Business Entertainment Deductions Reduced – By John R. Bullis

Kim Pilant John's Articles

Effective Jan. 1, 2018, the new Tax Cuts and Jobs Act reduced business expense deductions for many types of business entertainment activities to zero.

Now, business meals associated with entertainment with clients or prospects are not deductible. Some of the business meals you used to build your business, get new clients or meet with prospective customers are no longer an expense you can claim on your income tax return.

The new law also disallows business expenses for golf, skiing, tickets to sporting events and Disneyland. If you take a business customer, a supplier or a referral source for those activities, there is no deduction even if the meeting was very important to your business.

This repeal of business entertainment will hurt some business owners more than others. But expenses directly related to business meetings of employees, stockholders, agents, or directors are still 50% deductible.

Why Congress did that is not clear. Most of the new law is business friendly.

If the cost of entertainment, amusement or recreation is treated as compensation to employees and is included as their wages for income tax purposes, it is deductible.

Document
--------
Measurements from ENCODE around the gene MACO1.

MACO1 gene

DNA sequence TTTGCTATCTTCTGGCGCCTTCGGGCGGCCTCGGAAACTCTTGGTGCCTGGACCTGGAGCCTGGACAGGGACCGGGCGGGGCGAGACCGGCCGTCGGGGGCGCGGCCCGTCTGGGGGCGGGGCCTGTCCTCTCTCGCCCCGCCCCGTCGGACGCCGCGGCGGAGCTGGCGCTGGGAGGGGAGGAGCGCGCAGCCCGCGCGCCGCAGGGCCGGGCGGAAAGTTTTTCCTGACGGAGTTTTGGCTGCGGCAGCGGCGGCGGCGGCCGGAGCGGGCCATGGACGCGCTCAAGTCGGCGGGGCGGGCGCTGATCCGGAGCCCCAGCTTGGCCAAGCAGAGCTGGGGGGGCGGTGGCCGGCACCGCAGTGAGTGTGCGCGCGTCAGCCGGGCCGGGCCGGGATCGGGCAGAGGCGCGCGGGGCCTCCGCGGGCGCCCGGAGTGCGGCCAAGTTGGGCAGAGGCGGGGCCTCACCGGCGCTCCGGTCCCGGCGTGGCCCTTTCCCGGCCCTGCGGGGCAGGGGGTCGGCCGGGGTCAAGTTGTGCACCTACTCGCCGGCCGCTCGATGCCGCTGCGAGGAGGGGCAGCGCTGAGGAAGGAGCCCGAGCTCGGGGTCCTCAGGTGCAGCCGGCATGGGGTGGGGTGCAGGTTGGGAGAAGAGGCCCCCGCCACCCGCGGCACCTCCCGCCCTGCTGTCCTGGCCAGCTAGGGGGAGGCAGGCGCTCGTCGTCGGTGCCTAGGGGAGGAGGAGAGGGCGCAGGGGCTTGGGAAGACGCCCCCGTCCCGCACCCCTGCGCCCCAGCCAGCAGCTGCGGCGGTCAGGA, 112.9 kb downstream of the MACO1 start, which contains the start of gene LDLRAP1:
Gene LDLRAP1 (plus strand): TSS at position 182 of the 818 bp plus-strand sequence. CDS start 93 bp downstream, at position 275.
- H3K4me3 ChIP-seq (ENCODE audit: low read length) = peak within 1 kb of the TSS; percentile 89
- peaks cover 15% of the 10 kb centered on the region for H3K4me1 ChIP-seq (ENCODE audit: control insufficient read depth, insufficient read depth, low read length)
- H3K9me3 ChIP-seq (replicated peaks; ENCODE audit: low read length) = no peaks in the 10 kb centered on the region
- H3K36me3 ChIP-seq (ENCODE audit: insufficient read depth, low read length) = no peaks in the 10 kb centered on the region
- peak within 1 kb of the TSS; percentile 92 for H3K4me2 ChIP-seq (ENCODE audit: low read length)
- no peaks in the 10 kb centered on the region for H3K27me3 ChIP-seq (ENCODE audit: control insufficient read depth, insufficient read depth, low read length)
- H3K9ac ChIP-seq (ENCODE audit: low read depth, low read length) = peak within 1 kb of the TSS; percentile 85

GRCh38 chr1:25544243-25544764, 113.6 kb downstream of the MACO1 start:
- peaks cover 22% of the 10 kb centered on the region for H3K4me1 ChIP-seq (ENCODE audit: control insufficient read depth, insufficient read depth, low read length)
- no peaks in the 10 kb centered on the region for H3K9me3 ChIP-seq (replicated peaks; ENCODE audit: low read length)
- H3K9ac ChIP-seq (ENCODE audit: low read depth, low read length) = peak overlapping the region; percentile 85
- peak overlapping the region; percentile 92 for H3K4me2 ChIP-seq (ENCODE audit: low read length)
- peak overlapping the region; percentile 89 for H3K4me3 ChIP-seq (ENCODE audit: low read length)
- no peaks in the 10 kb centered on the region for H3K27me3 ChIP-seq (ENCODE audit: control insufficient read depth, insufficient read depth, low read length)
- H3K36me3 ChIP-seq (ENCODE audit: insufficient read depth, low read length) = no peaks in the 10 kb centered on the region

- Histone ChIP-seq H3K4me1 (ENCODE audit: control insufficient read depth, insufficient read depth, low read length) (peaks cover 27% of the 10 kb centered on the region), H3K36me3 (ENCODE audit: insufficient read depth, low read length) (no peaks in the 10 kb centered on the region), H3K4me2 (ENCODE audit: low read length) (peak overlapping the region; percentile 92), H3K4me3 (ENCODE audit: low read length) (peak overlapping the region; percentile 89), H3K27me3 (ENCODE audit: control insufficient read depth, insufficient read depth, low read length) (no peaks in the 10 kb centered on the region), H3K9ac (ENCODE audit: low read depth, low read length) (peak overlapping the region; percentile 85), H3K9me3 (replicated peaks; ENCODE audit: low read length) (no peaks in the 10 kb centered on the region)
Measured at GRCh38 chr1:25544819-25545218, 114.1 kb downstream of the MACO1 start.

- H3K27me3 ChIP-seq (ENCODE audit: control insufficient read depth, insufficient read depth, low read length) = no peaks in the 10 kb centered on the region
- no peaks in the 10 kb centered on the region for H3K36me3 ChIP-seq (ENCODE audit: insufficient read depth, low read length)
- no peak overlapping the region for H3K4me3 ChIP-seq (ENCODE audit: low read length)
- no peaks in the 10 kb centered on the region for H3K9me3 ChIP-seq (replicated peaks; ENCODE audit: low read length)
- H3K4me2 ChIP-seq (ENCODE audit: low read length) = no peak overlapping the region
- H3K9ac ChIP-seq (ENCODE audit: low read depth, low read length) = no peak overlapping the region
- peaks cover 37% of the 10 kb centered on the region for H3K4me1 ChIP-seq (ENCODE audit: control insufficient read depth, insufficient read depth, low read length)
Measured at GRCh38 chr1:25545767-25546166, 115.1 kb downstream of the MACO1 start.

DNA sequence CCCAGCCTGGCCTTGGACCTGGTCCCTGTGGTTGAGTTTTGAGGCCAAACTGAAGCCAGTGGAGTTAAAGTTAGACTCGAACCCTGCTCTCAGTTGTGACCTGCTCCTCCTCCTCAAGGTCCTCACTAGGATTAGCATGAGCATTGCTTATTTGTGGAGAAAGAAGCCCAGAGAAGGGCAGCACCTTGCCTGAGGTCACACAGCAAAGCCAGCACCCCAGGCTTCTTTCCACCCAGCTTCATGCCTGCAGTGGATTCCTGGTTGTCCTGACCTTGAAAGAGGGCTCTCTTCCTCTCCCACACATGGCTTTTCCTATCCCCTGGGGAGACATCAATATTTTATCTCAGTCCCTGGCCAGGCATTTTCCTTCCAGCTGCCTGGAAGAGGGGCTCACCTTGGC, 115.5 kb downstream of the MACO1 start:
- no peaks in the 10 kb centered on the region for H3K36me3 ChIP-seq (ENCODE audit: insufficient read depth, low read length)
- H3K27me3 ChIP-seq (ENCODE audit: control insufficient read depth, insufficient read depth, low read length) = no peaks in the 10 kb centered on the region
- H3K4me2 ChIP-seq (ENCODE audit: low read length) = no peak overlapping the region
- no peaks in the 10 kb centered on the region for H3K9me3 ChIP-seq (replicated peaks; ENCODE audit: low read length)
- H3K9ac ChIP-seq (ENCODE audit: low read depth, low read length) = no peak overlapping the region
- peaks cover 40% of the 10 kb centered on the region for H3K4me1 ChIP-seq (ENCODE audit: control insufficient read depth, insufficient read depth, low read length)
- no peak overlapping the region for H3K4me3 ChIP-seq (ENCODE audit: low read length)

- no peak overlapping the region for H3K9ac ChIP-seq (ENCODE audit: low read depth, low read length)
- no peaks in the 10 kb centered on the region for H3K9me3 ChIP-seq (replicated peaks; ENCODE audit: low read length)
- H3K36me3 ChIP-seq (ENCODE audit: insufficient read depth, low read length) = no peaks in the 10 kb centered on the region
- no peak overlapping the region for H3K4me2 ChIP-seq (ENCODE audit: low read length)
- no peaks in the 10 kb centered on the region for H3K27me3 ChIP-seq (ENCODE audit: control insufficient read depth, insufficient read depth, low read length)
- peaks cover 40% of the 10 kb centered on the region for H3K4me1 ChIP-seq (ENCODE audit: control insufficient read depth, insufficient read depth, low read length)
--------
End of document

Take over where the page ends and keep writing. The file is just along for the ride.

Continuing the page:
When the expenses for recreational, social or similar activities (including facilities) are paid primarily for the benefit of employees, those expenses are deductible. But only if the employees are not highly compensated employees.

Expenses directly related and necessary to attendance at a business meeting or convention such as those held by chambers of commerce, real estate boards and similar events are deductible, but only for 50% of the cost of food and beverages is allowed.

It seems a full deduction is allowed for the cost of parties you do for your employees. Congress knows how to have fun.

More details on these types of expenses will probably be available when IRS gets around to writing regulations (to interpret what Congress said). However you might keep in mind there are many regulations IRS is supposed to write that are still in draft form.

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